The food press killed Bernard Loiseau, even most of the food press agrees. Or he allowed himself to be killed by it. Weeks before Loiseau took his own life, the shabby GaultMillau docked him two points, giving him a grade of 17 out of a possible 20. And he was convinced his third Michelin star was in jeopardy. His rating was secure for another year, but Loiseau, who suffered from bipolar disorder, was tortured by something he'd learned from the guide's big boss: customers had sent in letters criticizing his sauces. Writing in Le Figaro, François Simon said that where Michelin was concerned, the chef was "living on borrowed time." "The media want my scalp," Loiseau told his wife. Two days later he was dead. Not incidentally, Le Relais Bernard Loiseau, as it is known today under Dominique Loiseau's direction, maintains three stars.
The one partially encouraging event in recent Michelin history was the November launch of its first red guide for New York City. They said it would never happen, but the old maddeningly cryptic, poker-faced format has been retired for a friendlier one with more information, though not all the new features are an improvement. (Recipes?Why?) Starred restaurants get an entire page and a picture, all others a half page of text only.
The text, which is rife with errors (Metro for subway; a nonexistent à la carte menu at Le Bernardin) and has the telltale tinniness of a bad translation, would give you indigestion if it didn't put you to sleep first. Sample: "Unexpected combinations of flavors and textures [at Jean Georges] characterize the perfectly timed courses." Michelin proudly never hires journalists to be anonymous inspectors—a policy it might want to rethink for the future health of the franchise—only hospitality professionals, and not all of them from the food sector. (Does an exhotel general manager really know a pink peppercorn's properties?) The guide, whose parent company is, of course, French, might also want to reconsider its transparent cultural bias. Of the four places in New York awarded three stars, three have Frenchmen at the helm—Alain Ducasse at Alain Ducasse, Jean-Georges Vongerichten at Jean Georges, and Eric Ripert at Le Bernardin. The fourth, Per Se, is steered by a chef who is as good as French: Thomas Keller trained at seven restaurants in France.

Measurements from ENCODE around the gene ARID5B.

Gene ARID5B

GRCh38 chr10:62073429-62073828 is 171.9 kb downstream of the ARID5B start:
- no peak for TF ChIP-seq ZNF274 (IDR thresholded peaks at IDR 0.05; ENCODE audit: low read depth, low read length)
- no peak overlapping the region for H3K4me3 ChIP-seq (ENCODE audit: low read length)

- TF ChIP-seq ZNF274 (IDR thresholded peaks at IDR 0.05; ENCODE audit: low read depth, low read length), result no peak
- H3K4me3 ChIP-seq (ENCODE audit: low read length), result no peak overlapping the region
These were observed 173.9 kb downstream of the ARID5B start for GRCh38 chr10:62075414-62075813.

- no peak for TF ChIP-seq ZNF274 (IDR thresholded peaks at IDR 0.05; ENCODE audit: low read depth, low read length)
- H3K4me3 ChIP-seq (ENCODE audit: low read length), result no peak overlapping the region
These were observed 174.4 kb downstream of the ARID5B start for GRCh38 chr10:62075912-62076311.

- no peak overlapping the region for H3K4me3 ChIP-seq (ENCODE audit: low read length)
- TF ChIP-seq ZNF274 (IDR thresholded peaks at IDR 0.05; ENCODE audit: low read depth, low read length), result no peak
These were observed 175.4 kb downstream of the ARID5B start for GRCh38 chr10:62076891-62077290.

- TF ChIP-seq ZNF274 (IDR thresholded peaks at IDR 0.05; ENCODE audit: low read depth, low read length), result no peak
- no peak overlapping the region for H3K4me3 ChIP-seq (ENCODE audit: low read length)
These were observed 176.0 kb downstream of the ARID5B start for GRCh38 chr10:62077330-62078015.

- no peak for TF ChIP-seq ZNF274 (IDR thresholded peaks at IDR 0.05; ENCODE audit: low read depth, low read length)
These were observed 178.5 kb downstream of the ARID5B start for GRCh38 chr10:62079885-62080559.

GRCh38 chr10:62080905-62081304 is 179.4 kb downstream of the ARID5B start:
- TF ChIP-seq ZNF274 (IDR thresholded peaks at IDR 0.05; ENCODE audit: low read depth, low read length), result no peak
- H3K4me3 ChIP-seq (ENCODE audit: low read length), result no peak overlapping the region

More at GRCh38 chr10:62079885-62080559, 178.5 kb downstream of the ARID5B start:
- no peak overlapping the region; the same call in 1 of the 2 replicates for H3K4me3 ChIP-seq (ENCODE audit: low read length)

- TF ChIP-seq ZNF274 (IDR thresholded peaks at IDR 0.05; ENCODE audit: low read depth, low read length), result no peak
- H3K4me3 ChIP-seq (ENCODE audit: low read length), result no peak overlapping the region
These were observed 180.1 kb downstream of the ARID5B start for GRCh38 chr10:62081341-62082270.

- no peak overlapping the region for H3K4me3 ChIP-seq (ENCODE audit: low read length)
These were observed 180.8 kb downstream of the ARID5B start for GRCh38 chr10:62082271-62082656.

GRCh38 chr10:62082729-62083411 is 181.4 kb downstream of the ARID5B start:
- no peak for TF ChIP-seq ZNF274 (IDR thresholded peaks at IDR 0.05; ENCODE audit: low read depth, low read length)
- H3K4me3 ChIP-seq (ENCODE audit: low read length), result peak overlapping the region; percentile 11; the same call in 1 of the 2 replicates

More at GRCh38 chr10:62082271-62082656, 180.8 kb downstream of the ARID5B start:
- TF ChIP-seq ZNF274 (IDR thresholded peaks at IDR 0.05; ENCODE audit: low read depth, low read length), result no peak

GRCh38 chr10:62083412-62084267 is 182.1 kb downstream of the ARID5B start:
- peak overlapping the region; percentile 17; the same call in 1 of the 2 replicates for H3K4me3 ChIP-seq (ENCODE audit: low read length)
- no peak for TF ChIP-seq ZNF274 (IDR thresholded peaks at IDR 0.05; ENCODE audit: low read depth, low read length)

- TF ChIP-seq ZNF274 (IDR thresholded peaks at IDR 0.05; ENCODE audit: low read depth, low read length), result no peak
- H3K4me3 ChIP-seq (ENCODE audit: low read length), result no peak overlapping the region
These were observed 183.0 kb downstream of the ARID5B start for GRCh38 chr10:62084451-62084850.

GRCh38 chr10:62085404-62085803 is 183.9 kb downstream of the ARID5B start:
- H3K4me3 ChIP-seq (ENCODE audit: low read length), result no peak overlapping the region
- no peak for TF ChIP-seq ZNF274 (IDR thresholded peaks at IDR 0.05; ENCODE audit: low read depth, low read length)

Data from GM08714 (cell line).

Keller is where Alain Senderens was nearly three decades ago: thrilled to be consecrated. But it was the "worse" part of the "for better or worse" pact chefs have entered into with Michelin for generations that finally got to Senderens.
"I was pounded with useless monthly expenses—$23,000 for laundry, $6,000 for flowers," he says, noting that his average dinner tab is now $130 without wine, or 75 percent less than it was at Lucas Carton. At his new restaurant, turbot and bass are sidelined in favor of very un-three-star, blue-collar mussels and sardines. There are two sommeliers instead of eight. Tables are innocent of cloths. And there's not a strangled pincushion arrangement of tea roses in sight.
"Someone has to pay for all that: the client," explains Senderens. "To win three stars you must run a very formal operation and make a monumental economic investment. If the china isn't Dior, Michelin isn't interested. The importance they place on personnel and décor, it's démodé. You should be able to use plastic tablecloths and get three stars. You should get them for what's on the plate."
Chefs were told for so long that stars are as good for business as they are for the ego, they forgot to ask if it was actually true. Now, that assumption is being refuted. Chefs acknowledge that many diners are in fact disinclined to go to starred restaurants, that the tra-la-la and big tickets associated with them are a deterrent. If enough people join the revolution, Michelin could be stripped of its power and become just another GaultMillau, useful for telephone numbers. In this scenario, a wide opening would be created for Le Pudlo France, the rare guide with an atmosphere of connoisseurship.
Philippe Gaertner of Aux Armes de France in Alsace gave back his single star, voicing the incendiary notions that "[It] doesn't seem to exercise the same attraction" and that haute gastronomie today "is placed on a pedestal with a suspicion of inaccessibility." Gaertner held a press conference, explaining, "our clients have other criteria" than the guide's. The cuisine at the new Aux Armes de France is more rustic, and the prices have been halved, to about $60 per person. His strategy mocks the whole Michelin system, but Gaertner is praying that in the upcoming guide he will be compensated with a demotion to a Bib Gourmand. The good-value rating will make his cash register sing more loudly than a star, he says.